Robert Smith of Hays Montrose tackles your work problems. This week, teambuilding for architects and how to get a health and safety qualification
Q: Robert, I run an architectural practice of about 20 people. I'd like to set up management training courses on team working. What external organisations offer this and how much would it cost?

A: The first thing you need to ask yourself is, what do I want to get out of this? Then you need to look at your staff. Paintballing might please the 20-year-old males who work with you, but might not go down with everyone else.

The organisation you choose to do the training should help you decide on the course. Events can range from the lighthearted (It's a Knockout or quad racing) to games where teams compete to solve mental, physical and creative problems against the clock. What is common to all is that through the fun of taking part, participants come away with a set of actions that should be implemented once back at work.

Prices for events will vary according to the number of people and the activities. A team of 20 attempting a variety of events such as an assault course, crossing minefields or laser clay shooting, for example, could set you back £3000. If you don't fancy tackling the great outdoors, a day of mental agility and problem-solving tasks will cost about £1000 for a group of 12, which covers the cost of the tutor and the running of the course.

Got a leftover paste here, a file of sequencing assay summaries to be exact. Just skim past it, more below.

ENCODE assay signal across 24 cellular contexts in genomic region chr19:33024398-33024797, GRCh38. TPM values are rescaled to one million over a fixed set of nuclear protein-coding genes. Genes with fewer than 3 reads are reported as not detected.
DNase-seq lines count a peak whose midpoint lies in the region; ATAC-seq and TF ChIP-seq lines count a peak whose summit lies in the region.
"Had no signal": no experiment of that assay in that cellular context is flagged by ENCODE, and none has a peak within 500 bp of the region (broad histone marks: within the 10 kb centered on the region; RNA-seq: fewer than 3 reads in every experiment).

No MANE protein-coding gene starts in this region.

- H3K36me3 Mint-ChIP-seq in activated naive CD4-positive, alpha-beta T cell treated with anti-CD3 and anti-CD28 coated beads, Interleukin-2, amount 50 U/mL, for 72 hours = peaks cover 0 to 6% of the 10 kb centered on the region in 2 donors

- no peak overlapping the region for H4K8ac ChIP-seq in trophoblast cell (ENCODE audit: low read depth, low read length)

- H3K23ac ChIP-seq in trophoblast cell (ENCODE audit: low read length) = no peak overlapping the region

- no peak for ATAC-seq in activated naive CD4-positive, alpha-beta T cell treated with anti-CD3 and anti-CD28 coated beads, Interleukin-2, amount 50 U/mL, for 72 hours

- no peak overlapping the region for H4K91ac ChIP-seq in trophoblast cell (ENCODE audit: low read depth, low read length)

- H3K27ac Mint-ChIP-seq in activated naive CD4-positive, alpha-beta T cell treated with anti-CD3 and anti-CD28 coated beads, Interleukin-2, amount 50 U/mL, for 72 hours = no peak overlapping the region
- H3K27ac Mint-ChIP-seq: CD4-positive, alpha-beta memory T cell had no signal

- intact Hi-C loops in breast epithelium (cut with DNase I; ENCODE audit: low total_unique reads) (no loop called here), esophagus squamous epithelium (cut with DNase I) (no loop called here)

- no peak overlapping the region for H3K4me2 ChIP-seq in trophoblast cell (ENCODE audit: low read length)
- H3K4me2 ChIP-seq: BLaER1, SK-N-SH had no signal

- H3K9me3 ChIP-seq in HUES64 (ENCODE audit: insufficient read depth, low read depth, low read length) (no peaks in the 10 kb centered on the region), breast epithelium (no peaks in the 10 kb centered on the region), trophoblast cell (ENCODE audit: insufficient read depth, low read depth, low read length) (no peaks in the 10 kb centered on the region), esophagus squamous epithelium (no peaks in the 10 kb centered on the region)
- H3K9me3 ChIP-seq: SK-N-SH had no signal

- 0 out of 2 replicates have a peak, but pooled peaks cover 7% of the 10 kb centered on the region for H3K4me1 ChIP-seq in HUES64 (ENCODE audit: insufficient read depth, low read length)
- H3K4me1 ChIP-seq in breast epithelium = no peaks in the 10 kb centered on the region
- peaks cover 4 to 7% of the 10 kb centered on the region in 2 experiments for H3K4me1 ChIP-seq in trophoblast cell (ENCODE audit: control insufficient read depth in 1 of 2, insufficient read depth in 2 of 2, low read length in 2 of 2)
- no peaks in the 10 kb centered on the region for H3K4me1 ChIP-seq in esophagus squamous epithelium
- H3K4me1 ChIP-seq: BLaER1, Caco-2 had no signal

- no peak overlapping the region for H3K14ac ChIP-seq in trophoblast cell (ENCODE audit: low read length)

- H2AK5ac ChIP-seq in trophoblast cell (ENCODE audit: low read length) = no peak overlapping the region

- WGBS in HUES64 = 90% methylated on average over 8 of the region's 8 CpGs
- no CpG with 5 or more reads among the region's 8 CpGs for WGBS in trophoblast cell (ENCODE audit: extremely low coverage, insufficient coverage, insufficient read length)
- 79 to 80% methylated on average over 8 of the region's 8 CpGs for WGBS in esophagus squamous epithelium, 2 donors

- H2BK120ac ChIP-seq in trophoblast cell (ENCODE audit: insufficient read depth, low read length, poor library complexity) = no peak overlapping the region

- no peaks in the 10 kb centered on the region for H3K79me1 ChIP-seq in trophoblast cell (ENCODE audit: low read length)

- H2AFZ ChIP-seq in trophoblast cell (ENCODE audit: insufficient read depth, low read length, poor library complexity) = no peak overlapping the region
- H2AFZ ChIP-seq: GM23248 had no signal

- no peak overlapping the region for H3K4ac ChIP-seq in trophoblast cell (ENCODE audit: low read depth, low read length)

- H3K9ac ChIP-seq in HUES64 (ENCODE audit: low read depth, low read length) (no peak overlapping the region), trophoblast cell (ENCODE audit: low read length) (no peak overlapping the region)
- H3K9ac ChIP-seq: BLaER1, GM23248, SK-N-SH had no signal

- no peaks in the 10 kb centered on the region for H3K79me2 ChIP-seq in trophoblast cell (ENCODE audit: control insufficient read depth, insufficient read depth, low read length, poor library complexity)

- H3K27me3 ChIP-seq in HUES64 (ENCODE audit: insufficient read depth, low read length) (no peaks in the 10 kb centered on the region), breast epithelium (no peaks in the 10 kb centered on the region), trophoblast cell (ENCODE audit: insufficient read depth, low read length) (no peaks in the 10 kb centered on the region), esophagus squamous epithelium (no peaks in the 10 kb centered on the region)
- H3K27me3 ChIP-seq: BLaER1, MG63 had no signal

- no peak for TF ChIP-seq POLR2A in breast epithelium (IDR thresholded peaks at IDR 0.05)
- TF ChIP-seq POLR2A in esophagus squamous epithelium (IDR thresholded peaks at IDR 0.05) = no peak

The best place to start looking is the Corporate Hospitality and Event Association. It is a trade association whose members are vetted and operate to strict guidelines. Contact it on 01932-831441 or

Q: I am a 32-year-old site foreman and I would like to train to be a health and safety manager. How can I do this and what qualifications do I need?

A: As companies recognise the importance of safety for their staff, so we are noticing that more and more large contractors are looking to recruit professional health and safety practitioners.

One of our recent placements, a health and safety manager told me how he trained as a joiner and had experience of working on site, which he believes gave him a good grounding in site problems. He studied part-time for two years to get his National Examination Board in Occupational Safety and Health diploma.

Once qualified, his income went up more than £5000. He says some of the key skills required for the job include being diplomatic, being able to motivate people and seeing see yourself as part of the site team.

To find out about the health and safety courses available, try the Institution of Occupational Safety and Health (0116-257 3100 or The Construction Industry Training Board also has information (01485-577577 or

One of the best-recognised qualifications is the NEBOSH general certificate. This is a 12-day course that can be studied for in blocks or day release. For professionals, this should be followed up with the NEBOSH certificate in construction safety and health.